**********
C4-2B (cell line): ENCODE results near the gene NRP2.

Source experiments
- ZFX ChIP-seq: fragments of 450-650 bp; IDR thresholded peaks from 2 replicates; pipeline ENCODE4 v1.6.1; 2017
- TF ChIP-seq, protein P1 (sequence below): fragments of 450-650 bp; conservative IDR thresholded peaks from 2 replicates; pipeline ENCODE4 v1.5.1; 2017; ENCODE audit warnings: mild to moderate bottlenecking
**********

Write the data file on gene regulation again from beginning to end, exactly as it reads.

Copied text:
C4-2B (cell line): ENCODE results near the gene NRP2.

Source experiments
- ZFX ChIP-seq: fragments of 450-650 bp; IDR thresholded peaks from 2 replicates; pipeline ENCODE4 v1.6.1; 2017
- TF ChIP-seq, protein P1 (sequence below): fragments of 450-650 bp; conservative IDR thresholded peaks from 2 replicates; pipeline ENCODE4 v1.5.1; 2017; ENCODE audit warnings: mild to moderate bottlenecking